With these characteristics CA-EcoPort has the potential to become one day the most powerful knowledge platform for CA. As such it can contribute to an accelerated uptake of Conservation Agriculture worldwide.

Amir Kassan (Reading University):

CA.EcoPort has brought home to me just how different information arrangement & presentation (IAP) is from knowledge conception & construction (KCC). Like Janus, we pass from one world (authoring in private) to the other (publishing). Those who read our finished products, do not see the pile of information from which we distilled the final presentation. The illustrations we collected, considered but rejected stay in our offices until we retire or die.


Into this traditional duality comes CA.EcoPort, empowering us to construct knowledge and enabling us to publish both conventional printed documents and interactive hypertext-enabled web pages.


Given my habit of reading web pages as if they were pages in a book, but with hyperlinks replacing footnotes, end-notes, citation quotes, boxes and appendices etc., I am fascinated by CA.EcoPort as a communal library and fully equipped knowledge assembly workshop to facilitate the 'writing' dimension of my professional life.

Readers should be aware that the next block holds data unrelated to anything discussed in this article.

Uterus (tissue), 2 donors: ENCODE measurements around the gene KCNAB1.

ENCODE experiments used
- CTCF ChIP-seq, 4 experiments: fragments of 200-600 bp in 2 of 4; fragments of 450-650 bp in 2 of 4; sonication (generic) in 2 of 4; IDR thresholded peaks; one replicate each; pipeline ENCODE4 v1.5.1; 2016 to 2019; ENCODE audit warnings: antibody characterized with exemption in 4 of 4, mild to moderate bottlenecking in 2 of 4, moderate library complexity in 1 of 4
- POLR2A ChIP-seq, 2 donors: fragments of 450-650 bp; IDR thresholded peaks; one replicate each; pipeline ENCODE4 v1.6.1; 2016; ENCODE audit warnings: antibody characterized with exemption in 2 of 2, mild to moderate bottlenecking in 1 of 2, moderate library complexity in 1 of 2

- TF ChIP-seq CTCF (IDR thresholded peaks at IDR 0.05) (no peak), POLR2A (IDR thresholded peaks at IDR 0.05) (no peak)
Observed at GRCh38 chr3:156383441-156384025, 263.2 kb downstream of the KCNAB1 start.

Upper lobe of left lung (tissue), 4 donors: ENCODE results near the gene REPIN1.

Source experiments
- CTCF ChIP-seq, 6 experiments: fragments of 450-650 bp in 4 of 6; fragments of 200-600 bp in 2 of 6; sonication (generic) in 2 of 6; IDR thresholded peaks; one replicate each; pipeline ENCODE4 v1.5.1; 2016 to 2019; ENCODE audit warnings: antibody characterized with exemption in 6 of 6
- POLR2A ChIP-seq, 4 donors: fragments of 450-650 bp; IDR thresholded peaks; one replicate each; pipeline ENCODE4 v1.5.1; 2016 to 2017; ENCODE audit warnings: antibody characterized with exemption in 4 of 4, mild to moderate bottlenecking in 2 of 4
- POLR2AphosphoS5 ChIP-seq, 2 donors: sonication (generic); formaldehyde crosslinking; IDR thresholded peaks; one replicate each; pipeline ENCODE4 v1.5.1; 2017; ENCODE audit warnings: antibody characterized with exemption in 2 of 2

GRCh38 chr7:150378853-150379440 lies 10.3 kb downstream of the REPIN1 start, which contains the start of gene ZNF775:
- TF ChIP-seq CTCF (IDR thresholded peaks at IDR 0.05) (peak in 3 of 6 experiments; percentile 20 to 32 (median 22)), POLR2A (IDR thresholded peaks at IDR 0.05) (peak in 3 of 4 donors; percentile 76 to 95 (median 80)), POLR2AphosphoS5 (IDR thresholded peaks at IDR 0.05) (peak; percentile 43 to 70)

Richard Fowler (RSA):

Conservation Agriculture practitioners and promoters are known for their willingness to share expertise and experience. A problem which I have encountered when working with large- and small-scale farmers throughout especially Africa and the Americas, however, has been the effective collation and dissemination of such expertise and experience - partly as a result of language, objectives and agro-ecological zones, but also as there has been no one place where findings can be placed and consequently found.


EcoPort's Conservation Agriculture site has already proven itself to be such a place, and its ease of accessibility and intended comprehensive cover of this complex but commonsense-based agricultural system make it potentially an immensely powerful tool for the eco-friendly management of this planet's resources and the empowerment of especially the poor and marginalized.